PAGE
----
Bahnbetriebswerk Pankow Heinersdorf
The Bahnbetriebswerk Pankow Heinersdorf seen from the S- Bahn platform
The Bahnbetriebswerk Pankow Heinersdorf seen from the S- Bahn platform

It seems like i’m slowly turning into a train spotter – or something akin to that. Though i’m not that interested in the trains themselves, i’m interested in the structures that used to house them. While browsing through some Forums, I came across a photo of an interesting structure that seemed vaguely familiar. After doing a bit of research it turns out that the building I was looking for was the  Bahnbetriebswerk Pankow Heinersdorf (A Tain Yard) – and that ive actually passed it several times before with the S-Bahn. Seeing as the summer was slowly drawing to an end, I decided to use the opportunity and check it out.

*Warning – Bahnbetriebswerk Pankow Heinersdorf Info*

 

Now before going off into a short historical wall of text – the name “Bahnbetriebswerk Pankow Heinersdorf” is used to describe the whole Trainyard area, the 2 larger buildings which actually housed the trains (for servicing) are called Roundhouses. In German there are 4 different terms (of course) to more accurately describe the buildings:

  • Lokschuppen – is the general term to describe the Building in which a train is serviced.
  • Rechteckschuppen – A box type building
  • Rundhaus – a circular building with a central turntable
  • Ringschuppen – a semi circular building with a large central turntable

Ok, so you’ve got 4 different names for something incredibly boring, so what. The reason why I make the distinction between the names is that the Bahnbetriebswerk Pankow Heinersdorf has the dubious honor of being the last Roundhouse built-in Germany, and being one of only 2 surviving roundhouses in Germany. And because the Bahnbetriebswerk houses both a Roundhouse and a Ringschuppen.

 

view over the train yard
view over the trainyard
roof of the roundhouse
roof of the roundhouse
the abandoned roundhouse
the abandoned roundhouse
abandoned guard house
abandoned guard house
main roundhouse door
main roundhouse door – its locked shut
chain hook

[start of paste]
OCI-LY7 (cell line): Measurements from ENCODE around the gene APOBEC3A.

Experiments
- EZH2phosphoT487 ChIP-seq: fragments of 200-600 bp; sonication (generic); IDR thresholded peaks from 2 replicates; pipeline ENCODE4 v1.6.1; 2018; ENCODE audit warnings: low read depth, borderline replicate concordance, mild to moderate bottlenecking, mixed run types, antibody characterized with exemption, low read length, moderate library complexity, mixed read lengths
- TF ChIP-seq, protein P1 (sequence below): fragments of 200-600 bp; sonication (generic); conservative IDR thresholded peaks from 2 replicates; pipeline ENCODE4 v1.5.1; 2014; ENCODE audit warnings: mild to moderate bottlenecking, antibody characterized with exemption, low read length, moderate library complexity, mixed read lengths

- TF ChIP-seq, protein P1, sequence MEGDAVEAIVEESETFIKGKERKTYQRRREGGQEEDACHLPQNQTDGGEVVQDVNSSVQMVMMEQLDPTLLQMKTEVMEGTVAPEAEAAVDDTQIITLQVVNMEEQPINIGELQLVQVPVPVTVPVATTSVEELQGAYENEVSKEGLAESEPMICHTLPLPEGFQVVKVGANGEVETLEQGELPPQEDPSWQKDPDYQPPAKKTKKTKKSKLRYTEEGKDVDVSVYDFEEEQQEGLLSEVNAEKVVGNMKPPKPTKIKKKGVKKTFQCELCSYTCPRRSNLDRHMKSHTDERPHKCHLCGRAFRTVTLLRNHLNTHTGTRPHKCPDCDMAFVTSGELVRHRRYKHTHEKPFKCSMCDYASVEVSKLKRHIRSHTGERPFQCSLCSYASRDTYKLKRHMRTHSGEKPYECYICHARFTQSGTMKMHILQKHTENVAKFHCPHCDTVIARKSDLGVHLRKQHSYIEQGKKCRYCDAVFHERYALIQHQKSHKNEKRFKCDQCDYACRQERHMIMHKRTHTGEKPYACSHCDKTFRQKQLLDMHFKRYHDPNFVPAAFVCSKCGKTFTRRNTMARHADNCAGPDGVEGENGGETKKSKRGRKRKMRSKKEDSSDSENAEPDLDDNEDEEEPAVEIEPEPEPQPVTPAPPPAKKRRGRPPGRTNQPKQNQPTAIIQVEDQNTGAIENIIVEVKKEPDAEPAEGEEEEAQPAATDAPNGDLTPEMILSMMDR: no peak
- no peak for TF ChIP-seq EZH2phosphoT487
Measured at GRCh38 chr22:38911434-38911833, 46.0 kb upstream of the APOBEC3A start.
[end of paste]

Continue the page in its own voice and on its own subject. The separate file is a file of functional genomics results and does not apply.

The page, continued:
Looks like something carved a circle in the wall

With the industrial revolution rapidly gathering pace in the 19th century, a vast railroad network was built throughout Germany. Steam powered locomotives ruled the nation, with one interesting flaw. These early trains were only designed to travel in one direction, they lacked the capability of going in reverse. So how do you solve this problem? Well instead of designing a train which can go both forwards and backwards, it seemed like the easier solution to design a giant turntable to simply just spin the train around in the right direction.

 

roundhouse panorama
roundhouse panorama
graffiti on a iron cast door
Fight the Uniform
open says me
trainshed door

 

 

 

 

 

 

 

 

 

 

 

zeit - time
zeit – time
Deutsche Reichsbahn
Deutsche Reichsbahn
pissoir
pissoir
east german fuse switch
east german fuse switch
crumbling train roundhouse
nothing but junk left
roundhouse roof
that roof isnt very sturdy….

Theres surprisingly little to be found about the Trainyard, but ive managed to source a few pieces of information. With the construction of the Berlin – Stettin Railway connection in 1843, Pankow Heinersdorf was connected to one of Berlins major railway lines.  With this came the need to repair and service the Trains, so a 250000 m2 plot of land was reserved for the construction of a service station. In 1893, the last Roundhouse in Germany was built here, due to the fact that modern Trains were getting longer and these buildings simply lacked the space to accommodate for them.  The disadvantage of building a Roundhouses, compared to the semi oval ringschuppen and the block style lockschuppen, was that you couldn’t simply add-on to the structure. You were limited to its original size.